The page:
For the first time in 25 years, the Chicago Teachers Union has decided to strike. Over 400,000 students are on the streets of Chicago while the unions, who initially wanted a 30% raise over the next two years, try to hash out a new collective bargaining agreement with the district under the control of former Obama chief of staff Rahm Emanuel. Emanuel countered with a 16% raise over the next four years. While there seems to be some promise of compromise on teacher pay, teachers still reject Emanuel’s proposal for a more rigorous evaluation system. This strike is a flashpoint in a broader ideological battle between the old guard of teachers unions and the new generation of hard charging education reformers.
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Education policy advisers from the Obama and Romney campaigns will join AEI’s Rick Hess to discuss the best ways to allocate limited resources, improve teacher quality, increase accountability and maximize student achievement during the next presidential term.
When the CTU opted in early September to strike rather than continue negotiating, it seemed a golden opportunity for Mayor Rahm Emanuel to prove that reform-minded Democrats can face down their union allies. Yet, despite a strong opening hand, Emanuel wound up with precious little.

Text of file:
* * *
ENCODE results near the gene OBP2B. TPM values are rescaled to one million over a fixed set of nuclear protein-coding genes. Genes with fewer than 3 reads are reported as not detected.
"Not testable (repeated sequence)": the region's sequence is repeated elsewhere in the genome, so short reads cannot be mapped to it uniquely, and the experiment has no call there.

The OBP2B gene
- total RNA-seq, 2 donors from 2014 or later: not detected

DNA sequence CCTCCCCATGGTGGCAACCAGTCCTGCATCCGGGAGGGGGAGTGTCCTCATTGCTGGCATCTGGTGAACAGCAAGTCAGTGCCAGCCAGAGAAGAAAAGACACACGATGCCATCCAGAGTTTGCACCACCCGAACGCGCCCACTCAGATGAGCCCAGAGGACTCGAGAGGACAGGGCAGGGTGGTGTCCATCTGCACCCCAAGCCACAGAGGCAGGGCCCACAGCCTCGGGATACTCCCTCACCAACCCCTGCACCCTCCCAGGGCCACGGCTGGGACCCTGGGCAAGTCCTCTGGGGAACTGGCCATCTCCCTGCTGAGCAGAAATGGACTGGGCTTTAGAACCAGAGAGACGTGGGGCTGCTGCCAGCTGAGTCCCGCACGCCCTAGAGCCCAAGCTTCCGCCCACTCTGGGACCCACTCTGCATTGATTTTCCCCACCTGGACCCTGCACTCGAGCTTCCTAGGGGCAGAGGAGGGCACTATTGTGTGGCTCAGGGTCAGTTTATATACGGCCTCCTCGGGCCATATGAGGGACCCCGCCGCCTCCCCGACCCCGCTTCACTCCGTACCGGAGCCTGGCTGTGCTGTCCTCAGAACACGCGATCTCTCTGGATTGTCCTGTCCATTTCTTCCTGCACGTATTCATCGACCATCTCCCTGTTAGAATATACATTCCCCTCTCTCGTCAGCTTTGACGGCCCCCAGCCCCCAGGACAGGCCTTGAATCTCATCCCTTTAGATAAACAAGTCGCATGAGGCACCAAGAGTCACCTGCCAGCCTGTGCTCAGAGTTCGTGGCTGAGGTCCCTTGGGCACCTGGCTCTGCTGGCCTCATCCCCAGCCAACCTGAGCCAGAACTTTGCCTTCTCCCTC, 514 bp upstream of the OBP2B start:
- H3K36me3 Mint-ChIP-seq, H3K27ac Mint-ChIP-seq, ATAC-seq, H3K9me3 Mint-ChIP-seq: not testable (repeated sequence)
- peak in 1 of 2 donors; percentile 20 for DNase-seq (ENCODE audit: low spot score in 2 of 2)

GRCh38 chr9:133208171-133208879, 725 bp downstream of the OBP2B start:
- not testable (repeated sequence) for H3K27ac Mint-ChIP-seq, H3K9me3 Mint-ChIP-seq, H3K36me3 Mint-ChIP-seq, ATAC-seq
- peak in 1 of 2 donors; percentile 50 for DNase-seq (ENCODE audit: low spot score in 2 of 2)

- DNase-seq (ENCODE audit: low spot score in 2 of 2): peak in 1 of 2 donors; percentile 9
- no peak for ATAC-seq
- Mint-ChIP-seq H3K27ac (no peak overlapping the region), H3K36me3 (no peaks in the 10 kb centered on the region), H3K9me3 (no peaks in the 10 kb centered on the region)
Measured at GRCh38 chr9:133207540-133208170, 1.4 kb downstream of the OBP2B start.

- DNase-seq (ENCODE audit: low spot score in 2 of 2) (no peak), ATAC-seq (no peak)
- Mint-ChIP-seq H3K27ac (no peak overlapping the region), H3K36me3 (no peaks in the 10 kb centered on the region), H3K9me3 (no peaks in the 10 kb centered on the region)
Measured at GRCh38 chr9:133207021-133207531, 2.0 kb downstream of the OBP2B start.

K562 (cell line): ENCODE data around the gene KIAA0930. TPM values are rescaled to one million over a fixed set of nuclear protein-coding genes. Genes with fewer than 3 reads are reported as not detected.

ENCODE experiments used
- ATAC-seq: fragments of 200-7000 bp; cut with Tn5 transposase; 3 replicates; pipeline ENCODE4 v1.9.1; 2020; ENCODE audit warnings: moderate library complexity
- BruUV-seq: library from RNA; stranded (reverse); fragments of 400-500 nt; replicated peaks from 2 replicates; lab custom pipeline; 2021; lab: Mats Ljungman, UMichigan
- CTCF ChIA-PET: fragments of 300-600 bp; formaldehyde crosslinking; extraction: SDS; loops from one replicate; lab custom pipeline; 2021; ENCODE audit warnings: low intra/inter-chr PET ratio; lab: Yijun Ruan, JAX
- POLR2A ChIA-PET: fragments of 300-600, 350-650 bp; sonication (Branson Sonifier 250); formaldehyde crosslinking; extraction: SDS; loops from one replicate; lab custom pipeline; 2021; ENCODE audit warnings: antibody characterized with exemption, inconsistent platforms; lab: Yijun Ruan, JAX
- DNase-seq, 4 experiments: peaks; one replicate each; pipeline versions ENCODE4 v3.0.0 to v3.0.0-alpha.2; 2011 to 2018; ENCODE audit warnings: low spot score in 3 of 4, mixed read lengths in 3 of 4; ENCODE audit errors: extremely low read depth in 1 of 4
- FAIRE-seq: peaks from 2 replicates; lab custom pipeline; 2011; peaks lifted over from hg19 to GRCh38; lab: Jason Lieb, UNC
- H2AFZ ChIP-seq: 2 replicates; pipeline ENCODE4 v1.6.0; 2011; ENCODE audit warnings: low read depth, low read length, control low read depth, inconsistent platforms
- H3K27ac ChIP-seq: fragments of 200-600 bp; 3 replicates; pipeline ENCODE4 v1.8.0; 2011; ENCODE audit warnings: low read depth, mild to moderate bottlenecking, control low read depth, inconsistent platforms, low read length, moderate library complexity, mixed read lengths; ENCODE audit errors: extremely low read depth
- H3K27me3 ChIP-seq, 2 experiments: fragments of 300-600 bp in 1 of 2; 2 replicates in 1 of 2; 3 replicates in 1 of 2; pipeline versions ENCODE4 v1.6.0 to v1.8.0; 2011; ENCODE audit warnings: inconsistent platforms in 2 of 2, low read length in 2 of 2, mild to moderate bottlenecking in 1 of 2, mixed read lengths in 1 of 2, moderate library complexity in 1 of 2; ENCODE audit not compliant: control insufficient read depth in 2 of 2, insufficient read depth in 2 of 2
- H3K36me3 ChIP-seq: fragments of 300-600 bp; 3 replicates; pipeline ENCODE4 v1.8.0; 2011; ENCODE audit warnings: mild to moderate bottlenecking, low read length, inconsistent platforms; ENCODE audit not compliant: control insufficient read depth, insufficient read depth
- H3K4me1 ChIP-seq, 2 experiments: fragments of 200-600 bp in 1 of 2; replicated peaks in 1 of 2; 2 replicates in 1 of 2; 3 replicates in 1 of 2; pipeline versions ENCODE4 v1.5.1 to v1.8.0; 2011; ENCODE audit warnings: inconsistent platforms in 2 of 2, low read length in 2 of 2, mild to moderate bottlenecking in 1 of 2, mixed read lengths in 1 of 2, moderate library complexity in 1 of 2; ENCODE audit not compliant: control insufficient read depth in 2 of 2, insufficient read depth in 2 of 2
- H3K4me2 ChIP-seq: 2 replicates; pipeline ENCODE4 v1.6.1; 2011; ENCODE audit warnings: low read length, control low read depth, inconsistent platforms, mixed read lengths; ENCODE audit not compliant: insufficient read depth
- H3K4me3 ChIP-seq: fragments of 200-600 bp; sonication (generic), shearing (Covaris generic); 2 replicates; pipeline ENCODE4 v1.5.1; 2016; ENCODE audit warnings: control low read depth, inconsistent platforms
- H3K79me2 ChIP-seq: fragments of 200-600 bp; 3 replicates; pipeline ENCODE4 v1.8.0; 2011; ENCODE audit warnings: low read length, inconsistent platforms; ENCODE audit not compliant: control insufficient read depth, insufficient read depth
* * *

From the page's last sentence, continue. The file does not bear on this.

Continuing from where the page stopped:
Click here to listen to an interview with AEI's Andrew Kelly on the Chicago teachers' strike and education reform
Rahm Emanuel isn't the only one facing a test in Chicago this week. In reality, the Chicago Teachers Union is fighting back against a slate of reforms advanced by a new generation of Democratic leaders, including President Obama.
The CTU has opted to strike. In doing so, it has larded its list of grievances with a slew of petty concerns (including complaints about air conditioning and an insistence that teachers from shuttered schools be hired back without regard to job performance). The stakes in all this couldn't be higher: for teacher unions, for Democratic education reformers and for President Obama.
The Chicago teachers strike is no ordinary labor dispute. It's a part of a larger war between the teachers unions and a growing coalition of education reformers who have pushed for rigorous teacher evaluation and tenure reform across the country.